The Pitfalls of the Peter Principle
Recently, I found myself engaged in a conversation with a small group of friends on a perennial topic: incompetent bosses. When one of my friends wondered aloud how unqualified people end up in high-level positions, another replied, “That’s the Peter Principle for you!”
The Peter Principle was first identified by Dr. Laurence J. Peter, a sociologist and business consultant, in a 1968 book of the same title. The premise is simple: “In a hierarchy, every employee tends to rise to his level of incompetence.” People who perform well in one position tend to get promoted, but their new role may require an entirely different set of skills. As long as they can adapt and succeed, they’ll keep climbing the ladder. But they will inevitably get promoted to a position they can’t handle. So long as they aren’t bad enough to get fired, they’ll remain in a position of powerful incompetence.
The Peter Principle is often cited to explain someone else’s incompetence. We hold up this principle as proof that people eventually find their level of incompetence as if that’s an inevitable flaw in the system.
But last time I checked, everything I’ve learned to do, I started as a complete novice. You could say that I was incompetent at writing—before I learned how to write. (You might say I’m still incompetent. That’s a matter of opinion).
The Peter Principle describes a NORMAL part of human development. When somebody proves their ability to perform well, to learn, and adapt, they are rewarded with new responsibilities. But in some hierarchies, there isn’t a safe and strategic path for development. As people rise in the food chain, expectations increase, but often without a corresponding increase in support. They may be perfectly capable of performing well with proper help, but on their own they flounder. They become an example of the Peter Principle. They are assumed to be incompetent.
My latest podcast with Ralph Simone, one of my business partners, was titled “Everyone is Incompetent.” We came to the conclusion that no one is ready for their next promotion. And we include ourselves in this “everyone.” But when leaders truly believe their employees are ready for their next promotion, they should trust their intuition.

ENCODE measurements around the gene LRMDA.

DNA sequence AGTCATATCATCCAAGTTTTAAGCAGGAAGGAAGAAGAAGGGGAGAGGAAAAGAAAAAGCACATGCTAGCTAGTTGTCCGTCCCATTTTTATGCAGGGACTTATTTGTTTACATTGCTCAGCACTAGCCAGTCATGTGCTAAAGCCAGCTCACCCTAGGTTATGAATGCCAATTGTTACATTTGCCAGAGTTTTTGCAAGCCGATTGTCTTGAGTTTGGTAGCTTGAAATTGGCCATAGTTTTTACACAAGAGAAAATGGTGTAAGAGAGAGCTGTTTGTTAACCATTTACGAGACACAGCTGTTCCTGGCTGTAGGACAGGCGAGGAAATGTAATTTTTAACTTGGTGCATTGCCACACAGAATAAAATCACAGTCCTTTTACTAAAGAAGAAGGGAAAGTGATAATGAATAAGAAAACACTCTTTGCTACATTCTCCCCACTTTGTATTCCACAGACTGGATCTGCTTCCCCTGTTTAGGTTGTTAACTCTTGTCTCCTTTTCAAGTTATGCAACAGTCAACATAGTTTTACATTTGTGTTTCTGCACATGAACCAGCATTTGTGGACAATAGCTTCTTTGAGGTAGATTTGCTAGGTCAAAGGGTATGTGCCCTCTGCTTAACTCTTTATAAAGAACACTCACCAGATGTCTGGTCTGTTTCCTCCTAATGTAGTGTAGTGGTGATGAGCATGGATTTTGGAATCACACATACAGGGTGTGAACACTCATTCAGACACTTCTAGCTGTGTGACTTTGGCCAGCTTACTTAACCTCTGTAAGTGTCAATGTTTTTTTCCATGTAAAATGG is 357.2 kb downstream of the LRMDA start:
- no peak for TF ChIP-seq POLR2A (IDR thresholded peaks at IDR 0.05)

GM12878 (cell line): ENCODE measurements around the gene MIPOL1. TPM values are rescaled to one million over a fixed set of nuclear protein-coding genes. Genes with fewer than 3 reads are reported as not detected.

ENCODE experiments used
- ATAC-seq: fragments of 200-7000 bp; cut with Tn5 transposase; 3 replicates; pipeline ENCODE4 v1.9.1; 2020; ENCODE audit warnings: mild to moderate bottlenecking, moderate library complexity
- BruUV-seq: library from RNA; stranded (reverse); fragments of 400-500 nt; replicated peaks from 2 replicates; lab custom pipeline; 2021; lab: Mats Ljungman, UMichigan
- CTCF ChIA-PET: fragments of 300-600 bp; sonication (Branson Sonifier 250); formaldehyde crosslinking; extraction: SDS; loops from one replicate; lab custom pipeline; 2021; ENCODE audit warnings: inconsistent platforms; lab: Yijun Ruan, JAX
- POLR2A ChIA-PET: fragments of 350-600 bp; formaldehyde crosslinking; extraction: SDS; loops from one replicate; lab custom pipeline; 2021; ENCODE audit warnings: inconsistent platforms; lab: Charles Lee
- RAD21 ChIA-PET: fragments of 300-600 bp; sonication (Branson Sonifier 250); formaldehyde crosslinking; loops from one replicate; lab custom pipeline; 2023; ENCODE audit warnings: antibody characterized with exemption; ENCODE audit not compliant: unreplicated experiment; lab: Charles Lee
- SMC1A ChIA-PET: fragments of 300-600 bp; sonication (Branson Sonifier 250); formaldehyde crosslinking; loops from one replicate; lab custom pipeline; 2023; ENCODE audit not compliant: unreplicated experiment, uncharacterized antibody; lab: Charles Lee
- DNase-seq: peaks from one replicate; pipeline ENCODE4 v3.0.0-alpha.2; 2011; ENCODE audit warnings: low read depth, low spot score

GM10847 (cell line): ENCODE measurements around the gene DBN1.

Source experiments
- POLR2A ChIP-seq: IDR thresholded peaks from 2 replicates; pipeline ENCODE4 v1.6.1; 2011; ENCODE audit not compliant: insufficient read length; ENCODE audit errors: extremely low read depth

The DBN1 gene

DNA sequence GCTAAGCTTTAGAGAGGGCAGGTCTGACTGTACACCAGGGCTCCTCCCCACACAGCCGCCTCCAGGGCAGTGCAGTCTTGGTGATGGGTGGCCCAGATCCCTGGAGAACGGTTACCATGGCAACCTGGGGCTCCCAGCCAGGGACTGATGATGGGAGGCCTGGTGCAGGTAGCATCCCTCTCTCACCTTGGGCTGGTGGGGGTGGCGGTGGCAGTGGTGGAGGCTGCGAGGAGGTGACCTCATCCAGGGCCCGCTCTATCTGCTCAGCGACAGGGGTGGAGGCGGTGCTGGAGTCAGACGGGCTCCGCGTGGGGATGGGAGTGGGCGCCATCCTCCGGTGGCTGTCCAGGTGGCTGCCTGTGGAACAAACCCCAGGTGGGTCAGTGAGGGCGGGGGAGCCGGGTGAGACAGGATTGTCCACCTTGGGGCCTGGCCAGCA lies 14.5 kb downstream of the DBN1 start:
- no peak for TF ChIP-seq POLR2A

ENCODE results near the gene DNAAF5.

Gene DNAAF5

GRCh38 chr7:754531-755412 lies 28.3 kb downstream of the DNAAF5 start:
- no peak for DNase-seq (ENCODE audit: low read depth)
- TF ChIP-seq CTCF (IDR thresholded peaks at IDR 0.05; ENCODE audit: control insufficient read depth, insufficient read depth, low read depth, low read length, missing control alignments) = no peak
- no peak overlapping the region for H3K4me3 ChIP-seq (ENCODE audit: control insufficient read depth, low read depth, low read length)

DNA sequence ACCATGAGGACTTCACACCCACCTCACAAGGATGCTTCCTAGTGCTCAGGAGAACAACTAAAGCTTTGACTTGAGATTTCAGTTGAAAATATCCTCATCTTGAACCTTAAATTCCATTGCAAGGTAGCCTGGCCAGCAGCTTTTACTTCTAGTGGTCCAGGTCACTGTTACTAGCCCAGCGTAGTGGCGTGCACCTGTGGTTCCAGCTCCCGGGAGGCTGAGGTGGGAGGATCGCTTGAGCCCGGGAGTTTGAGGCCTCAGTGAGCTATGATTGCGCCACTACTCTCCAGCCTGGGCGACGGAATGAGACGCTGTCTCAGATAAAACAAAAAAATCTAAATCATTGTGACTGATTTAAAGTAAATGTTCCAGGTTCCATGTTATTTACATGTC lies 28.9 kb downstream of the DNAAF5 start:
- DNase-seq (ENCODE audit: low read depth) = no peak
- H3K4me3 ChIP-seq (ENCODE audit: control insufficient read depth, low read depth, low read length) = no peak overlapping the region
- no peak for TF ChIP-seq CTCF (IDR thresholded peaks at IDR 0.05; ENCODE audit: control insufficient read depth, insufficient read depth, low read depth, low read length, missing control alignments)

Nobody’s perfect. Some employees may not be fully ready for the responsibilities you give them. When leaders embrace trust and “take the training wheels off,” it cultivates the safety and empowerment necessary to stimulate improved engagement, faster learning, and enhanced organizational performance. And as an added benefit, it can provide relief for overburdened leaders.
Ask yourself: who could use some strategic development in your organization? How could you allow them to try their hand at leadership while supporting them with thoughtful guidance, coaching and mentorship? How about yourself? How can you request the investment you deserve so you can be ready for more responsibility? What steps can you take to lean into taking safer risks in your learning?
And if you drive a culture in your organization, consider how you might help others to see that everyone, in certain areas, is incompetent! That’s a good thing for growth, innovation and pushing the envelope. If you want to learn how to scale your leadership by embracing temporary incompetency, send me an email at firstname.lastname@example.org.